A TOTAL of 13 hen harrier chicks have fledged this summer in the Tarras Valley Nature Reserve. 

This was set up owing to the community’s £6 million purchase of more than 10,000 acres of Langholm Moor from Buccleuch Estates in Dumfriesshire. 

It was the largest-ever community buyout to take place in the south of Scotland. 

Nest cameras have been set up and one of the birds, named Charlie, was fitted with a satellite tag as part of an RSPB Scotland and Hen Harrier Action initiative to learn more about the animals. 

A spokesperson for the reserve said protecting the red-listed species – meaning they are amongst the rarest birds in the UK – was an important aim and the reserve would help transform the species fortunes. 

READ MORE: Tarras Valley Nature Reserve: Buyout success biggest-ever for south of Scotland

They said: “Langholm Moor is a place where people can be inspired by wild nature as they watch hen harriers skydancing above the dramatic hills of a former grouse moor.

“The success of our community land buyout, and the resulting creation of our nature reserve, means we have the opportunity to play a role in transforming the fortunes of this species and many others too.

“Ensuring a haven and a better future for hen harriers is an important part of what we are setting out to achieve. 

“We’ve already had a successful year, with 13 hen harrier chicks fledging.”

The spokesperson added that it was “really inspiring” to see the birds doing well.

They continued: “Charlie is part of this exciting satellite tagging project, which will help build knowledge and understanding about the lives of these amazing but much-persecuted birds and the challenges they face. 

“We are looking forward to being able to follow his journeys as he moves out into the world.”

The National: Aurora has also been fitted with a satellite tag - Image Credit: RSPBAurora has also been fitted with a satellite tag - Image Credit: RSPB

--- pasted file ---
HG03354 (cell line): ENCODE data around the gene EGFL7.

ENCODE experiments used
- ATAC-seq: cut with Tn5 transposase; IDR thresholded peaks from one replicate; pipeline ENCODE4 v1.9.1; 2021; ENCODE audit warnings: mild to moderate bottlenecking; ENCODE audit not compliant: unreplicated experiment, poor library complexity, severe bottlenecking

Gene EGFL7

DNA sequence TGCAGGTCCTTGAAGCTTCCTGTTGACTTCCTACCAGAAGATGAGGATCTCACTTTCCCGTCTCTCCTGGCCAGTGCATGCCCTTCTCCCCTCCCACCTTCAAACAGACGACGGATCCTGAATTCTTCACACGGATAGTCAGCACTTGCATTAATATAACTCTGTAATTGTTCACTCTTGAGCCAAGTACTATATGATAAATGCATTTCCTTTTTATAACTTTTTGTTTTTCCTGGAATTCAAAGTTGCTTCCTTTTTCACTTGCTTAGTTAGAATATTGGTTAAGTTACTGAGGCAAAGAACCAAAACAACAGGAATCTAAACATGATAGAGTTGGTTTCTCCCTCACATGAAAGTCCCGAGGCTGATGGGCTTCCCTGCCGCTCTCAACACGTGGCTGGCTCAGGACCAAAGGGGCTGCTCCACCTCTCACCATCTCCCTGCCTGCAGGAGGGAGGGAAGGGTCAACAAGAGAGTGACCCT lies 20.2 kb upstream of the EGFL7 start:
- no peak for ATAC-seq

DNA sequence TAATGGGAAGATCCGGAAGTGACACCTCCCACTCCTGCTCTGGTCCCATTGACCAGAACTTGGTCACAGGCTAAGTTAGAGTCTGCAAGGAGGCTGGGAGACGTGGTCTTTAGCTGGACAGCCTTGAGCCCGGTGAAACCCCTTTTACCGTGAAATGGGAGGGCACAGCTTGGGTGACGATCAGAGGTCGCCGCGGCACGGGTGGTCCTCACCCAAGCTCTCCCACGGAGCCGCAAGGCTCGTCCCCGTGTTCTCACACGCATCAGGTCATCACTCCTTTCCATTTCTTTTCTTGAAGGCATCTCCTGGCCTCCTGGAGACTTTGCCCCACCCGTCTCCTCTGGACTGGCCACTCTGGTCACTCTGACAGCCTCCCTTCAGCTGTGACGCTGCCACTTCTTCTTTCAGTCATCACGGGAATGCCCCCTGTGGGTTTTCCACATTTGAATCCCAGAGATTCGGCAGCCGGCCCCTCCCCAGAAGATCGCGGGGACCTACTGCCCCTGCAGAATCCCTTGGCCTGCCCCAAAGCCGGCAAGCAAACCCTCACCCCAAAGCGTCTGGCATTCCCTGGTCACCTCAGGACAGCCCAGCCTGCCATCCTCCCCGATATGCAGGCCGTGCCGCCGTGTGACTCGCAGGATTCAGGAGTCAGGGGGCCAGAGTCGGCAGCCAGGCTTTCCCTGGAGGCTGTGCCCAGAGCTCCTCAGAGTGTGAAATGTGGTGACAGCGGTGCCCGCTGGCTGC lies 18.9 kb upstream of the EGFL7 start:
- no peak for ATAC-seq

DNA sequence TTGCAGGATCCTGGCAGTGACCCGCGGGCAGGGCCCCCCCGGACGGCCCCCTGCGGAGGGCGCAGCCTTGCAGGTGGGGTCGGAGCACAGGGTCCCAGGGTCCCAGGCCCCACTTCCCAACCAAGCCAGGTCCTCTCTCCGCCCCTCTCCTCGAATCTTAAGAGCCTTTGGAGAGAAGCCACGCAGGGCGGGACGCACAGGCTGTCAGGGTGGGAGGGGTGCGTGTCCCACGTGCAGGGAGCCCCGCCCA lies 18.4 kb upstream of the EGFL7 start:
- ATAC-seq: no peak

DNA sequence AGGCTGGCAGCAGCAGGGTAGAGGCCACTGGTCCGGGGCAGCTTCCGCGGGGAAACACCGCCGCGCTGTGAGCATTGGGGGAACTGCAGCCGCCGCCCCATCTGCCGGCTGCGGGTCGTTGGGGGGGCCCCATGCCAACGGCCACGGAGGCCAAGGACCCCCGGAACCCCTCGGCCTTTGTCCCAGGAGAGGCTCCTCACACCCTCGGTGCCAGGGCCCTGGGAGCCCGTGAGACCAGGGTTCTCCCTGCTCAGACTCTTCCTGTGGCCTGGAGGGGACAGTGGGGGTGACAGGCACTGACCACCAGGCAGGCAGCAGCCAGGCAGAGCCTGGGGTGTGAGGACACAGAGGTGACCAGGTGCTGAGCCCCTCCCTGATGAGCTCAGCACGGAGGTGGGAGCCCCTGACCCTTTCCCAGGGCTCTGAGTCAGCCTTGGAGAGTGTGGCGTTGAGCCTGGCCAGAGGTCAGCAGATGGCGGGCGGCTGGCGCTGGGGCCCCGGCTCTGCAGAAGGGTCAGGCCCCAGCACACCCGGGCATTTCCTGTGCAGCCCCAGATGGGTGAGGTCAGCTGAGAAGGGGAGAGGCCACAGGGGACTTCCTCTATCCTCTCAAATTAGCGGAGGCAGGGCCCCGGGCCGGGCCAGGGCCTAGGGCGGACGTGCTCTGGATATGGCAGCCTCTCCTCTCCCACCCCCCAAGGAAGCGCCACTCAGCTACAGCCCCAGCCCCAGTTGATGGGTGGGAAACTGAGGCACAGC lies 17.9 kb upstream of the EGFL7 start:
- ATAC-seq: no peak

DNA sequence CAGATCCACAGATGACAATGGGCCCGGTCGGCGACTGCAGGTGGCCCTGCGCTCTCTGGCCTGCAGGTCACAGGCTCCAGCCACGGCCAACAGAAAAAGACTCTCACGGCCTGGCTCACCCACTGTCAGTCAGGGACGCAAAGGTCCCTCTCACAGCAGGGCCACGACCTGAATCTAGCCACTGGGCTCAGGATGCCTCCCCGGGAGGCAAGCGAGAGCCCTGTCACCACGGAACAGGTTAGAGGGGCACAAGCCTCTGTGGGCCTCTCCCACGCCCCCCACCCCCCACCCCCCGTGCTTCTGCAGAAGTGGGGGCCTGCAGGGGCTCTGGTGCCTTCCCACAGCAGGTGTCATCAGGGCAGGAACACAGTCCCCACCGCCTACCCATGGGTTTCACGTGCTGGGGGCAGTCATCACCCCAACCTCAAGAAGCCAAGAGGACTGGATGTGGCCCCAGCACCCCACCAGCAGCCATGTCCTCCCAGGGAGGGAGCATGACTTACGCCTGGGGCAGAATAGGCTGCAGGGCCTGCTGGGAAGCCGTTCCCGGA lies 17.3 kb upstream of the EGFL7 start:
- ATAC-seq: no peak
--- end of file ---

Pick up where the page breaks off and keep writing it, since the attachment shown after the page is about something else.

Charlie was one of three chicks in different parts of Scotland and the north of England fitted with a tag as part of the project which came about thanks to an £11,000 public crowdfunding campaign.

Hen harriers are legally protected in the UK under the Wildlife and Countryside Act 1981 although the species remains one of the most persecuted birds of prey and the population remains dangerously low. 

Chair of Hen Harrier Action, Dr Cathleen Thomas, said: “I’m incredibly grateful to all the members of the public who donated to our crowdfunder and allowed us to purchase these tags, as well as the raptor workers and taggers who monitored the birds and fitted the tags.

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“I’m really excited to see where our birds go as they make their way out into the world.”

The most recent survey showed that there were just 460 pairs of hen harriers in Scotland, less than a third of the number the country could support. 

The Tarras Valley Nature reserve was established on March 26, 2021, after the local community, led by the Langholm Initiative charity, raised an initial £3.8m to buy 5200 acres from Buccleuch Estates. 

This month it was announced that a further £2.2m had been raised to purchase an extra 5300 acres from Buccleuch.